I’m not saying I don’t think it’s worth it to see all those places. It is. And, to be fair, Fodor’s has extensive lists of restaurants, many of which I love and can vouch for personally. And it also provides a decent explanation of how best to navigate the subway system.
But a good Tour Guide might break it down a little bit more like this:
Take the subway downtown- we’ll pretend the traveler is coming from Times Square and suggest the #1 Train downtown to South Ferry.
Ignore the ticket vendors in the street! Fodor’s doesn’t mention these guys but South Ferry is crawling with them. They are scam artists. They are selling fake tickets. Or else they are selling tickets that will get you a boat ride to New Jersey. Don’t get taken!
Head for Castle Clinton in Battery Park and board your ferry to Liberty Island. Consider getting your ticket online in advance so you can skip the ticket queue and save time.
Now, for some Tour Guide Tough Love- if you only have one day to spend in the Big Apple, don’t get off the boat on Liberty Island. Take pictures of the statue from the ferry but only disembark at Ellis Island and plan to spend about an hour in the Immigration Museum there. The Statue is breathtaking, a marvel of engineering and design. If you somehow managed to score tickets to the crown (which you would have had to get months in advance) then sure, go up. By all means. But otherwise, Ellis Island is the place to go. 1 in 4 Americans can trace their families back to this slender slip of land in New York Harbor. A visit here is an American Pilgrimage and, in my humble opinion, this is where you should be spending your time.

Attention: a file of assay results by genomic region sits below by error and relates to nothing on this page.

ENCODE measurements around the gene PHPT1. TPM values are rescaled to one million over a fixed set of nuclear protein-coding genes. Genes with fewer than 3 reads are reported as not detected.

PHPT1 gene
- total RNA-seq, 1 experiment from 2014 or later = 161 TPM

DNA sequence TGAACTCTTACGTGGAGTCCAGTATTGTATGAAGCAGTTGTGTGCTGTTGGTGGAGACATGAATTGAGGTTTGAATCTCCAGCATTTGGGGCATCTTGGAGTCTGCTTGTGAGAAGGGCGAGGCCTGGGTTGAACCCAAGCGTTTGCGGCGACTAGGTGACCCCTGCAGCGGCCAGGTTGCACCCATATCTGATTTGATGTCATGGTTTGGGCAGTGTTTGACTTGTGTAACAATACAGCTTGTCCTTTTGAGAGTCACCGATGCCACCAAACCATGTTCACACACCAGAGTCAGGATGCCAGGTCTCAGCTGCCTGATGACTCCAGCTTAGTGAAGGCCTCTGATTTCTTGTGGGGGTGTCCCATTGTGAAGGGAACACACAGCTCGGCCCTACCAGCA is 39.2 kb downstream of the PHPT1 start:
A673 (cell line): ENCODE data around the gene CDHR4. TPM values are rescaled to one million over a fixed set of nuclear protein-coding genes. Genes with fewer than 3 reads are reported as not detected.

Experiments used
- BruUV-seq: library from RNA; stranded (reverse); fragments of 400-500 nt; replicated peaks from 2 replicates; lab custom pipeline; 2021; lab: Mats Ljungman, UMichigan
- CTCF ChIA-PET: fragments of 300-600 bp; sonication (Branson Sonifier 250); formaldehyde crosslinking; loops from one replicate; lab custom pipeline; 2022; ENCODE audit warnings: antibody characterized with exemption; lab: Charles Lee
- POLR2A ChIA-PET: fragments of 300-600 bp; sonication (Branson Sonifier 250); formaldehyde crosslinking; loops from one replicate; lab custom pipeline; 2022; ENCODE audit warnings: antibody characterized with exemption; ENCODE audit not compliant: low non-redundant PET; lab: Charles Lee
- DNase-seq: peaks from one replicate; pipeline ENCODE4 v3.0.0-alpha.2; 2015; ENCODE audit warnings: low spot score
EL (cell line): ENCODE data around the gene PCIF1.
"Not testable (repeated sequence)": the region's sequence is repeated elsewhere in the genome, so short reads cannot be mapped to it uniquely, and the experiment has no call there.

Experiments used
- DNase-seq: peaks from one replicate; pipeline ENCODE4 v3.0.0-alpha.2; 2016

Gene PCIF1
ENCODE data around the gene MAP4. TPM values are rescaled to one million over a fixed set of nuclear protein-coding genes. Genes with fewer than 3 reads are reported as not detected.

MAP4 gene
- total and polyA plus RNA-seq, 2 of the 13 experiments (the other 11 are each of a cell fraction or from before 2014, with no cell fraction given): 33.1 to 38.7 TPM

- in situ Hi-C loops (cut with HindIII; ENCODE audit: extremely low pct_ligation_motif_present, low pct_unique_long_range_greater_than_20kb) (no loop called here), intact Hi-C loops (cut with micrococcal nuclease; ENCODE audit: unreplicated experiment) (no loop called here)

When you return to Manhattan, you can head over to Fraunces’ Tavern on Pearl Street if you’re famished and want a proper, sit down meal in a gorgeous, historic setting. Otherwise, save the food for later and walk North on Broadway past Bowling Green Park (This is the oldest park in New York and it has a remarkable connection to the Revolutionary War. Fodor’s doesn’t mention the story but any guide worth her salt sure will!). You’ll see The Charging Bull and Trinity Church. Take a moment to get a picture of Alexander Hamilton’s grave (the white, pyramid like monument at the far left of the church yard, visible from the street) before making a right onto Wall Street. Here, get pictures of The NYSE and Federal Hall before doubling back to Broadway and making a right to continue North. (Note: Wall Street was the sight of the first major terrorist attack on New York way back in September of 1920. The scars of that attack are still visible, if you know where to look!)
At Saint Paul’s Chapel, hang a left and continue straight until you see the 9/11 Memorial.
More Tour Guide Tough Love- don’t visit the 9/11 Museum and don’t visit the top of One World Trade. I know, I know. But you have one day!